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Health and Behavior: A Multidisciplinary Perspective

by H. Searight Rowman and Littlefield
Pub Date:
Pbk 376 pages
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Health and Behavior: A Multidisciplinary Approach recognizes that health is impacted by multiple systems–ranging from the individual to the international. While providing current information in common areas addressed in health psychology such as stress, chronic pain, cigarette smoking and sleep disorders, the book examines cross-cultural dimensions in wellness and health care as well as health communication ranging from clinician and patient to the social marketing models used in public health. The book departs from traditional health psychology and health behavior textbook with its attention to public policy and international dimensions of health care. Topics include an international comparison of health care systems, a history of health care funding in the United States including the Affordable Care Act, the role of Federal Social Security Disability policy in chronic pain management, international medical tourism, and health care disparities in the United States. Each chapter begins with a “conversation” with the author relating the topic to real world problems as well as the student’s life experience.

Table of Contents
Preface: A Personal Introduction
Chapter 1. Introduction to Health and Behavior: A Systems Perspective
Introduction to the Psychosocial Systems Perspective
Illness versus Disease
The Concept of Diathesis
Health and Illness Occur in Complex Systems
Von Bertalanffy's Systems Perspective
Brofenbrenner's Ecosystems
The Biopsychosocial Model
Examples of Health and Illness and Levels of Complex Systems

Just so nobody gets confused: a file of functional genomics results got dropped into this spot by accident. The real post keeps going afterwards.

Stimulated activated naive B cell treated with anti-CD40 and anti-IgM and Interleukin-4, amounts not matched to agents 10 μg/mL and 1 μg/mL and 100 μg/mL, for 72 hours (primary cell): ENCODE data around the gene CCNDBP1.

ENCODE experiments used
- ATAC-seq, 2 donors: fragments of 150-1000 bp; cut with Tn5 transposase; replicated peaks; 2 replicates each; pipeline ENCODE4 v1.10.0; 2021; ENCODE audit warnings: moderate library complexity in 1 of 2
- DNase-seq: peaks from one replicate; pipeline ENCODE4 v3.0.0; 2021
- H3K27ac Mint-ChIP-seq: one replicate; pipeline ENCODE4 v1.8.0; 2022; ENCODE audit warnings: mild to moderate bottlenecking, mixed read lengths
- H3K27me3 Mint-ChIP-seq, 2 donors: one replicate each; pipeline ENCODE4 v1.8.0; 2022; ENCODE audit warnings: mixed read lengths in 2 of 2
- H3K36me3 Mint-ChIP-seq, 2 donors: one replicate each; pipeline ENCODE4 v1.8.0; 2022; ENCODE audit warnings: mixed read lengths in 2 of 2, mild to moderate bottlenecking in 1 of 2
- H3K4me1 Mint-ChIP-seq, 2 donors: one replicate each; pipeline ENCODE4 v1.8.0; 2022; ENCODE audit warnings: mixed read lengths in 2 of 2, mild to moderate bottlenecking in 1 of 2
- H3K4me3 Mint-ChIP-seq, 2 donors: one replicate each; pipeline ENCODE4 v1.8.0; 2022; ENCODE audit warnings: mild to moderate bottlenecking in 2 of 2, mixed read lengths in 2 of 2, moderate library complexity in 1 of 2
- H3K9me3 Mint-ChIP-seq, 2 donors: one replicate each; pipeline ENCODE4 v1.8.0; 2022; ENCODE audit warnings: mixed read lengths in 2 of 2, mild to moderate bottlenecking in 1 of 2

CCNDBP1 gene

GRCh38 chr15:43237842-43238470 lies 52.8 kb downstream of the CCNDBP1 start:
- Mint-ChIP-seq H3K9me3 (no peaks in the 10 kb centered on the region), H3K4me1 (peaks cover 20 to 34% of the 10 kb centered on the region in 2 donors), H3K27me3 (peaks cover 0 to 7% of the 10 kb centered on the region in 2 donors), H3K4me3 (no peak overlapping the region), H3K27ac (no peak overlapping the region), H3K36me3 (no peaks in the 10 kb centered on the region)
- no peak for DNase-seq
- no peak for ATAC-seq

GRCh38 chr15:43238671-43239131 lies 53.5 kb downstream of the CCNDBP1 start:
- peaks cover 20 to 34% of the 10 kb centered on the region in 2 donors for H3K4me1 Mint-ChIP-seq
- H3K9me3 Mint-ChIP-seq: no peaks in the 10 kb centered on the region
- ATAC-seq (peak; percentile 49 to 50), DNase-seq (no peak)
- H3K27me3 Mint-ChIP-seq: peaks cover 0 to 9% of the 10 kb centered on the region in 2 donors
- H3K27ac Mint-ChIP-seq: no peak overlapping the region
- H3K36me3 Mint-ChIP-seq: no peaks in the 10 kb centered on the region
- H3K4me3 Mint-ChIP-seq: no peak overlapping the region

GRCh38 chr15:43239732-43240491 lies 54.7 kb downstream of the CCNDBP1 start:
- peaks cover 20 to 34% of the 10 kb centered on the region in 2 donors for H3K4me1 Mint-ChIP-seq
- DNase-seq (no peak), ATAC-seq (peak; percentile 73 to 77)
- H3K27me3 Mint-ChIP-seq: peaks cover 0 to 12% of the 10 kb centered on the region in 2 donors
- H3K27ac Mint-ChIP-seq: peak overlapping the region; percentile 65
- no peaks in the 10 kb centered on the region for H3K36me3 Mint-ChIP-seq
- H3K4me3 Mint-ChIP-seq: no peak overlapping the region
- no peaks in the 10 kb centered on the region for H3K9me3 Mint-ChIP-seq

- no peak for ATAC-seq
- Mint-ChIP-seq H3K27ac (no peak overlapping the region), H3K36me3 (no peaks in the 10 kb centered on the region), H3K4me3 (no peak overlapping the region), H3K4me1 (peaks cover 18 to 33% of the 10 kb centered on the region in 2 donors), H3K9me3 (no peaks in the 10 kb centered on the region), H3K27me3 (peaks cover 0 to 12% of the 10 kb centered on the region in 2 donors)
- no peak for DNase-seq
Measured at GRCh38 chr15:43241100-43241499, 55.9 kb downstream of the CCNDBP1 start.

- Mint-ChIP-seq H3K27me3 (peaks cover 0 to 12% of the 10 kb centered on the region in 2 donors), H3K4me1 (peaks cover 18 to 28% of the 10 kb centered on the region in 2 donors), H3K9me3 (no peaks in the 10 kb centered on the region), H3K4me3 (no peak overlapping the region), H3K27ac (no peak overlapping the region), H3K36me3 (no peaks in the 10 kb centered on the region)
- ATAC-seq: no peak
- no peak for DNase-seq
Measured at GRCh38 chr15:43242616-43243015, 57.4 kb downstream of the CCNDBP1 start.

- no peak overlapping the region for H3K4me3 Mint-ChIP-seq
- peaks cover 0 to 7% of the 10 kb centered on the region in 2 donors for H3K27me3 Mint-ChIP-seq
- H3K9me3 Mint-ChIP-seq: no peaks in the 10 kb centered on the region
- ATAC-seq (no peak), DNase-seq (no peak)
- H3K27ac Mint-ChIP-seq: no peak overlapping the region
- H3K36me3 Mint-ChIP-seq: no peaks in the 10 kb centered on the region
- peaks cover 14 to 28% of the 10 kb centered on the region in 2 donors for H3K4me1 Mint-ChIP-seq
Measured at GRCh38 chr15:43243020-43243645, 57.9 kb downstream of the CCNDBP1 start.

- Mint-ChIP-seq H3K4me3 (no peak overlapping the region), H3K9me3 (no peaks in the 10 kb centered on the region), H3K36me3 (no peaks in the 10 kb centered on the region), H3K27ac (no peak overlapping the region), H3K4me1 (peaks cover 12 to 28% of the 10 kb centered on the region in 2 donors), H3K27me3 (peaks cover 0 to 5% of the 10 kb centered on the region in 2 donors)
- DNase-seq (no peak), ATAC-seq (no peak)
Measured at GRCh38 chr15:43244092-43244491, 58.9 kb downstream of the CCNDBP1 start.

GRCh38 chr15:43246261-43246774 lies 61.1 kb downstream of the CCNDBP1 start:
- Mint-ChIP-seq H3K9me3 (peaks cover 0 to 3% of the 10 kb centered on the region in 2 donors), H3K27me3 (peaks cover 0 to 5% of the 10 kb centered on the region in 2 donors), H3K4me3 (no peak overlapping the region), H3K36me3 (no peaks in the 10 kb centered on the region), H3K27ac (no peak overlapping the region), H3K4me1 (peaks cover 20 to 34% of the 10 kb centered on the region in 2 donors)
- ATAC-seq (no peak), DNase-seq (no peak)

Individual Level
Communication Between Organ Systems: The Brain-Gut Connection
Psychopathology and Health: The Rise and Fall of Psychosomatic Medicine
Interpersonal Systems: Couples and Families
The MesoSystem'Cultural Values and Religion
Changes in National Politics and Economics
Beyond Macrosystems: Our Flat World'International Borders Dissolve
Putting It Together: Ms. Ramirez

Chapter 2. Research in Health and Behavior: Epidemiology and Beyond
Epidemiology: An Overview
Food-Borne Illness: Two Examples
Example: Sexually Transmitted Disease
Epidemiology: Key Concepts and Terminology
Risk Factors and the Diathesis-Stress Model
Practical vs. Statistical Significance
Neurocognitive Disorders of Alzheimer's Type
Screening for Breast Cancer
HIV Self-Testing
Epidemiology: Types of Investigatory Designs
Case Reports
Cross-Sectional Studies
Case-Control Studies
The “Radium Girlsa
Mesothelioma and Asbestos
Cohort Study
The Framingham Heart Study
Cancer and Nutrition: The EPIC Cohort
Social Epidemiology
Causality and the Bradford Hill Criteria
Evidence-Based Health Care
Organizing Published Research to Guide Clinical Decision-Making
Issues and Cautions in Applying EBM Findings
Evidence-Based Interventions in Larger Systems

Chapter 3. The Health Care System: History and Current Dilemmas
A History of Medical Care
Hippocrates and Galen
Medieval Period Through the Late 1600s
Hospital Medicine
Germ Theory and the Continued Development of Vaccines
Surgery Becomes Safer
Educating Physicians
The Development of Medicine as a Profession
The Growth of Scientific Medicine
Imaging Techniques
Medical Devices to Supplant Physiological Functions
Organ Transplantation
The Consumer Movement and Challenges to the Health Care Professions
Funding Influences Health Care
Early Health Insurance in the U.S.
The Rise of Employer-Sponsored Health Insurance
The Rise of Managed Care
Federal Health Insurance: Medicare and Medicaid
The Uninsured
Federally Qualified Health Centers
The Emergency Treatment and Active Labor Act
Health Care Reform: The Background of the Affordable Care Act
The Affordable Care Act
Problems with the Affordable Care Act
The U.S. Health Care System: International Comparisons
Great Britain
International Health Care: Differences in Underlying Values

Chapter 4. Diversity and Disparities in Health and Medical Care
An Overview
Economic Disparity and Health
Educational Disparities and Health
Gender in Developed Countries
Gender in Developing Countries
Sexual Orientation
Health Risk Behavior
Mental Health
Interactions with the Health Care System
Transgendered and Gender Non-Conforming Youth and Adults
Disparities by Race/Ethnicity
The Evidence
Pregnancy and Infancy
Childhood Health Conditions
Differences in Health Conditions Among Adults
Discrimination Towards African-American Patients
Risk Factors and Disease Complications
Patterns and Quality of Care
Physician-Patient Interaction
Linguistic Diversity
The Role of Cultural and Historical Factors in Health, Illness, and